When it comes to motorsports, the thrill of the adrenaline rush comes with its own set of dangers. To prioritize their safety, motorists have to use a helmet for protection at all times.
While all helmets are designed to protect the wearer’s head from injuries, not all motorsport helmets are the same.
A motorcycle helmet and a karting helmet are pretty different in certification, design, testing, ventilation, features, and aerodynamics.
Difference in Certification
Karting helmets have properties similar to auto racing helmets that are Snell SA(special application) certified. The only difference is that karting helmets do not have a fire rating.
This is why karting helmets have a separate certification called the Snell K.
If the person driving the kart is below 15 years old, they have to wear a CMR-approved helmet which is made to a lighter weight. This is to decrease the child’s neck load to prevent neck injuries during impact.
A person above 15 is allowed to use a non-CMR helmet.
Motorcycle helmets are Snell M certified, which requires the helmet to have smooth external and internal surfaces while having no to make sure that the helmet is aerodynamic.
Both helmets need to be made of materials that do not degrade due to temperature extremes likely to be encountered in routine storage and transportation.
Materials that are known to cause skin irritations or are conducive to disease cannot be used at all while manufacturing either of the two helmets.
Moreover, both helmets must not have any metal parts in the interior as they might injure the wearer during impact.
Lastly, all helmets will have labeling of the certificate that states the manufacturer and date of production.
Testing Procedure for Certification
The tests that a karting helmet and motorcycle helmets go through are the same. They are:
- Impact Test
The helmet is put on a metalhead, and a series of controlled impacts are carried out on surfaces of various shapes. This may include steel anvils that are flat, hemispheric, roll bared, or horseshoe-shaped to simulate the different effects.
- Positional Stability Test
A head form is mounted on a stand to point face downwards at a 135-degree angle. The helmet is placed on it and strapped to obtain a ‘best fit.’ The helmet is then tugged using a wire hooked to some weights to cause a rotational load on the helmet. The helmet might shift but must not roll off the head form.
- Dynamic Retention Test
The retention system is checked by fastening the chin strap to a head form, and a 23kg weight is applied to it for about a minute. The retention system fails if it fails to support this load or if the maximum extension of the retention system exceeds 30mm.
- Chin Bar Rigidity Test
The chin bar test applies to karting helmets and only full-face motorcycle helmets. The helmet is affixed to a rigid base with the chin-bar facing up, and a 5kg mass is dropped on it such that it lands on the center of the bar. The maximum downward deflection is measured, and if it exceeds a stated value, the helmet will fail the test.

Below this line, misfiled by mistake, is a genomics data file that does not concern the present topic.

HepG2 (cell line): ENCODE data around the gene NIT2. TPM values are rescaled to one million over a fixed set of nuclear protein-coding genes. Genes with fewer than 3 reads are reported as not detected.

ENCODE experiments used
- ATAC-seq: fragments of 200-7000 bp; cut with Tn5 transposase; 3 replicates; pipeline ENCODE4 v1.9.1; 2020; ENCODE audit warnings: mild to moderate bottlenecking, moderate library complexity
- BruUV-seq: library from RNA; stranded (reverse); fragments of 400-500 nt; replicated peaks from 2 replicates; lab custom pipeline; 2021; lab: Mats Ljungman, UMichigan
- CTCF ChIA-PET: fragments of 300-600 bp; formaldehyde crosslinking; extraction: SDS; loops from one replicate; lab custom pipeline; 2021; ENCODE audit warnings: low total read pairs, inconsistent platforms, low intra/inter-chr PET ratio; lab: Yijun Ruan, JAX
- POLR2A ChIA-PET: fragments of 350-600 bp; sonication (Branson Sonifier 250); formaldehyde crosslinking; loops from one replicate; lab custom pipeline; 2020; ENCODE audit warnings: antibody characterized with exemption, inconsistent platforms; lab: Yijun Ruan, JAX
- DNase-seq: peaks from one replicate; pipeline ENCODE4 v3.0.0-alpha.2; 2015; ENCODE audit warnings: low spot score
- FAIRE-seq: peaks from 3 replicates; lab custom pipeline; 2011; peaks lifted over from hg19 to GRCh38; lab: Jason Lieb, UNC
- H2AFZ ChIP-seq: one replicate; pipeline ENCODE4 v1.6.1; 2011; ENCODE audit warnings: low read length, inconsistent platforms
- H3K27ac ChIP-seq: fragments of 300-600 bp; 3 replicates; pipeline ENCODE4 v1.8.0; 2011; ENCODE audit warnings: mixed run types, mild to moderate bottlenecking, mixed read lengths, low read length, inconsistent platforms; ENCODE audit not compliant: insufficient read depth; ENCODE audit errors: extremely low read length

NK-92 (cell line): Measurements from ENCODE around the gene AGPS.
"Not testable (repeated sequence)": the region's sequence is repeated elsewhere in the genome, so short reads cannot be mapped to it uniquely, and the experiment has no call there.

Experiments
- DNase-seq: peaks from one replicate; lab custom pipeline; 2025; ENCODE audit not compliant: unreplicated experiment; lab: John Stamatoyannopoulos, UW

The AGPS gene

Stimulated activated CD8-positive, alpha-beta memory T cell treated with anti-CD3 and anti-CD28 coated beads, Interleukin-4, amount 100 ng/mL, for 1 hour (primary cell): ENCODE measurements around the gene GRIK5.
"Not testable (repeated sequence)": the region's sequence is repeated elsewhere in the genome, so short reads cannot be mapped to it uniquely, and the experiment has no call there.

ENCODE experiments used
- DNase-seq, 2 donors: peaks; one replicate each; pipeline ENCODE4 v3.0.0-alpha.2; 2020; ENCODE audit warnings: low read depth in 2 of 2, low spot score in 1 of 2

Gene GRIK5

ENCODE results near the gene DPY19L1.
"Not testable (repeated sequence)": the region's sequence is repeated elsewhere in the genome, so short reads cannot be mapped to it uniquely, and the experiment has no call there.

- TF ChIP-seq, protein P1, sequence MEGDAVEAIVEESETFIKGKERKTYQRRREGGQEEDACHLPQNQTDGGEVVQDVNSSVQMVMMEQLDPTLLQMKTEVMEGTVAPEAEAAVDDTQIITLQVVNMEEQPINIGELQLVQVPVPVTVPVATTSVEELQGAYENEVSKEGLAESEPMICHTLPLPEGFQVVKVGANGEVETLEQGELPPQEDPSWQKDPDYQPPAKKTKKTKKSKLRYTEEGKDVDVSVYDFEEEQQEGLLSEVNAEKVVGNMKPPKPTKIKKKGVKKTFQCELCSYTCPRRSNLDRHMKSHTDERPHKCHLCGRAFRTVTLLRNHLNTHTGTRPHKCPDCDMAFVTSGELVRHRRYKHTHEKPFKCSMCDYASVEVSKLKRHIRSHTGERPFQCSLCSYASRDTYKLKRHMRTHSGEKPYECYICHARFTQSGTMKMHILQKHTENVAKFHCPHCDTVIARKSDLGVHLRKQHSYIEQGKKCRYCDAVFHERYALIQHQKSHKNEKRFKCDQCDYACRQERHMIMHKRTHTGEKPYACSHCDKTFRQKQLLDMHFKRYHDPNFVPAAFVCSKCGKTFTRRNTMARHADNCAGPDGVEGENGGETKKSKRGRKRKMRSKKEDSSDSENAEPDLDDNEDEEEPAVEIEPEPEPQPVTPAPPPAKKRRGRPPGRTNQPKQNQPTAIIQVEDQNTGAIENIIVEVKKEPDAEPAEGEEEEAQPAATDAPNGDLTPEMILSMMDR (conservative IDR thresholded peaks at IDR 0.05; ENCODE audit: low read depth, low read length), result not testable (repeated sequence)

- Face Shield Penetration Test
This test is also carried out with karting helmets and full-face motorcycle helmets only. For this test, the face shield needs to be fixed with the helmet and is then shot with an air rifle firing soft lead pellets at three different points. The bumps caused by the impact are measured and should be no more than 2.5 mm deep.
Difference in Design
The main difference between, karting and motorcycle helmets also differ in design, mainly because they are intended for two different motorsports.
A go-kart racer generally sits upright, whereas motorcyclists usually sit perpendicular to the motorcycle’s seat. Thus to provide sufficient protection to the user, a karting helmet has a flat base and round shape, whereas a motorcycle helmet has a tilted base with an elongated back.
In addition, both helmets are full-faced, but motorcycle helmets can be open-faced too.
Difference in Features
Both helmets provide suitable ventilation. But, according to the Snell K and Snell M certification, motorcycle helmets need to have more comprehensive eye ports than karting helmets.
Again, under these certifications, karting helmets have to implement Head and Neck safety devices(HANS), whereas motorcycle helmets support these features but are not required to do so.
Both helmets are designed for efficient airflow, however, there are distinct differences in their shape. This is mainly due to how the wearer seats in the vehicle.
Karting helmets are more rounded, whereas motorcycle helmets have sharper edges and an elongated rear section.
Some motorcycle helmets have real spoilers to reduce helmet lift, whereas karting helmets don’t support such features.
Both motorcycle and karting helmets are Snell certified and are suited for motorsports. Although both helmets are pretty different, a motorcycle helmet can be used by a go-kart driver under certain circumstances, and a motorcyclist can use a karting helmet.
But, for optimal performance and protection, karting helmets and motorcycle helmets should be used specifically for the motorsport it was intended for.